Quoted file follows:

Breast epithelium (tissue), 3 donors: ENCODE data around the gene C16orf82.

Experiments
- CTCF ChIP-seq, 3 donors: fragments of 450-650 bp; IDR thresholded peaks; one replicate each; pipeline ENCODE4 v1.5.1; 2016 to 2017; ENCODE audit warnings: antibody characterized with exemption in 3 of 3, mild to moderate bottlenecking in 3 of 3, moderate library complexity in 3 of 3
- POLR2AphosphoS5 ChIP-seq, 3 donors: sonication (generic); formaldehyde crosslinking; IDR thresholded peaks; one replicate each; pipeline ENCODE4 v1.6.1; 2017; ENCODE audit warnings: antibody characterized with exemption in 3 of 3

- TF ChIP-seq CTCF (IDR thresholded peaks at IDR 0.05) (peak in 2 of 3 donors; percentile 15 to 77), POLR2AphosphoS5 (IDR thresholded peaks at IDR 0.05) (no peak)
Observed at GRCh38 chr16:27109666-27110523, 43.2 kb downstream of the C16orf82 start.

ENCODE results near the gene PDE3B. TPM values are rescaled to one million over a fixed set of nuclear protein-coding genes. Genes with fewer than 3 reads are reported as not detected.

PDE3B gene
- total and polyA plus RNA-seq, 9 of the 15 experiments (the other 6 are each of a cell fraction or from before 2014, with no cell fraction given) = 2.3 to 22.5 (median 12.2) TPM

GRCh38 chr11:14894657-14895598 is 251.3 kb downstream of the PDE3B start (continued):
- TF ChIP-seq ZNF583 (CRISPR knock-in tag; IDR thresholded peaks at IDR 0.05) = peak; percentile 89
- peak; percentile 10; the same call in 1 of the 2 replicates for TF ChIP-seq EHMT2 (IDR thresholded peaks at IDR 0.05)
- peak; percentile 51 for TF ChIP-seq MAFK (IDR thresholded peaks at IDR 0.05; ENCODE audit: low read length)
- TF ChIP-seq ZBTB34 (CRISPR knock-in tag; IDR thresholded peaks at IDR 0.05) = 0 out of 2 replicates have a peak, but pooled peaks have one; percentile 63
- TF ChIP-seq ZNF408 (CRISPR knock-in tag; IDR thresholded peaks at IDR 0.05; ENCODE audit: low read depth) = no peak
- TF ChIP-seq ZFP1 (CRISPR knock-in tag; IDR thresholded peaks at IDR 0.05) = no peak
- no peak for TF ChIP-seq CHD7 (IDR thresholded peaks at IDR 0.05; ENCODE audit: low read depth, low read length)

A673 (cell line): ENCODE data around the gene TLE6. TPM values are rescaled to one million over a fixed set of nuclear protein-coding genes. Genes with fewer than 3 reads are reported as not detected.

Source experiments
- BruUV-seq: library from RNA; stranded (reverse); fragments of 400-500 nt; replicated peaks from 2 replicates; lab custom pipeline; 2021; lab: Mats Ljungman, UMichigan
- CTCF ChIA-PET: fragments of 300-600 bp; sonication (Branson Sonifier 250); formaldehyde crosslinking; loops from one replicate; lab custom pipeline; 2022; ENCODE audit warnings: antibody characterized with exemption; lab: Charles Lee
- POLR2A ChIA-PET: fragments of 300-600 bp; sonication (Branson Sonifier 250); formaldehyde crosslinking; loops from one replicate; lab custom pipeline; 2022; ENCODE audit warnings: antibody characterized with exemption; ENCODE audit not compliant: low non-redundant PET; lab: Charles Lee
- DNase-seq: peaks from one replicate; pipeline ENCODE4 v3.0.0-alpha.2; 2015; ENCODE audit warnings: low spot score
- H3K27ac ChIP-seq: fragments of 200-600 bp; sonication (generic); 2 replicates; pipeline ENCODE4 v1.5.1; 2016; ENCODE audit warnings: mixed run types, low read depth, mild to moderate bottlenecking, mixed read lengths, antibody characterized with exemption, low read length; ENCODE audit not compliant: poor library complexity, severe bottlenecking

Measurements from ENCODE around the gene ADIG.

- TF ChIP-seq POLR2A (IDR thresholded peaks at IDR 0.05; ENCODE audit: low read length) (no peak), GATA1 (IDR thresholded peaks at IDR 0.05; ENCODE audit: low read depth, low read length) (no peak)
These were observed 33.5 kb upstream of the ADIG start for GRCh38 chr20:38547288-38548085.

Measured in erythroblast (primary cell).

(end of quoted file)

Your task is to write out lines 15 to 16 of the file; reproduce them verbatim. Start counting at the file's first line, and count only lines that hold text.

- TF ChIP-seq ZNF408 (CRISPR knock-in tag; IDR thresholded peaks at IDR 0.05; ENCODE audit: low read depth) = no peak
- TF ChIP-seq ZFP1 (CRISPR knock-in tag; IDR thresholded peaks at IDR 0.05) = no peak